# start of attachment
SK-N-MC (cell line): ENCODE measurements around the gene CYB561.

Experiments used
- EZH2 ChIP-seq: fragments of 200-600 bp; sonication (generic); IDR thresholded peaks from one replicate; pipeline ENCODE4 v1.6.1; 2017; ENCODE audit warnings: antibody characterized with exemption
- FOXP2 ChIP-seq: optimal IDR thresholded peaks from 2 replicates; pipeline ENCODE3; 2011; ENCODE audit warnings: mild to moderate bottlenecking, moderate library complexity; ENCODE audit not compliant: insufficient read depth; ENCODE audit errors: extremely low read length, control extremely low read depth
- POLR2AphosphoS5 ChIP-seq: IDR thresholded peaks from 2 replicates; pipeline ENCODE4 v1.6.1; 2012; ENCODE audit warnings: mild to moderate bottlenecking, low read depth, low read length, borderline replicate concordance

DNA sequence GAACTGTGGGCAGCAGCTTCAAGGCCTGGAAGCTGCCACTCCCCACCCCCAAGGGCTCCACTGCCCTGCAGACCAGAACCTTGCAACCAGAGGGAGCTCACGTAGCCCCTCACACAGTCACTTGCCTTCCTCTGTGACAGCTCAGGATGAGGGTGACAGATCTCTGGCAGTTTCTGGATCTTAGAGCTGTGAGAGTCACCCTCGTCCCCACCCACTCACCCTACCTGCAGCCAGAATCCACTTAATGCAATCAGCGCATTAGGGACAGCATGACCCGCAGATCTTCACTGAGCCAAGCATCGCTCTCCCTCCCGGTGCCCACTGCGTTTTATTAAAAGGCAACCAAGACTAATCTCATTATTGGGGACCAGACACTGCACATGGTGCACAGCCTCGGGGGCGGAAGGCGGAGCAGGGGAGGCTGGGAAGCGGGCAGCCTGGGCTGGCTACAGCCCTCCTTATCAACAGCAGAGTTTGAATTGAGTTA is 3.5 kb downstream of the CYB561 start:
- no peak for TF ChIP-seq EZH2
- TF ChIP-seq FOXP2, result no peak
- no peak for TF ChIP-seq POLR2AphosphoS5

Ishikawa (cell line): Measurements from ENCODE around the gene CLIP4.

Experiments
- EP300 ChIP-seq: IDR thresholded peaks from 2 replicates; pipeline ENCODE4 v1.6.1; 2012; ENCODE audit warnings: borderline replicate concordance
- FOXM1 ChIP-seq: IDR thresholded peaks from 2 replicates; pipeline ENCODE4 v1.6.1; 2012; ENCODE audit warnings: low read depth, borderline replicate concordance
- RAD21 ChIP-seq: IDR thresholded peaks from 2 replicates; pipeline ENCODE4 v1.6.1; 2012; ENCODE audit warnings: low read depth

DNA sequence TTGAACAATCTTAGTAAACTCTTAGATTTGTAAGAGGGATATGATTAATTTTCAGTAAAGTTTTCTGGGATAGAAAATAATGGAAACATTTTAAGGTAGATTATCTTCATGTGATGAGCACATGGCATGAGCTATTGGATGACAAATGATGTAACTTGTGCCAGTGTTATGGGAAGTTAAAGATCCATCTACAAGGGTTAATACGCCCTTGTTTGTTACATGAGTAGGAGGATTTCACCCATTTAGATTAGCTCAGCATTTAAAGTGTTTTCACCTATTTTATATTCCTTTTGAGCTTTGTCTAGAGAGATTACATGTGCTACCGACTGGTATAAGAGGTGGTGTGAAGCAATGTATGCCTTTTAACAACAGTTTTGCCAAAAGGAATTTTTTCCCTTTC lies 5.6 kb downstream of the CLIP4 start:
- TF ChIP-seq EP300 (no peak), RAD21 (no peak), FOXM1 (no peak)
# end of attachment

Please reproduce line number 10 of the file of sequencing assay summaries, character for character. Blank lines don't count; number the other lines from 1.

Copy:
Ishikawa (cell line): Measurements from ENCODE around the gene CLIP4.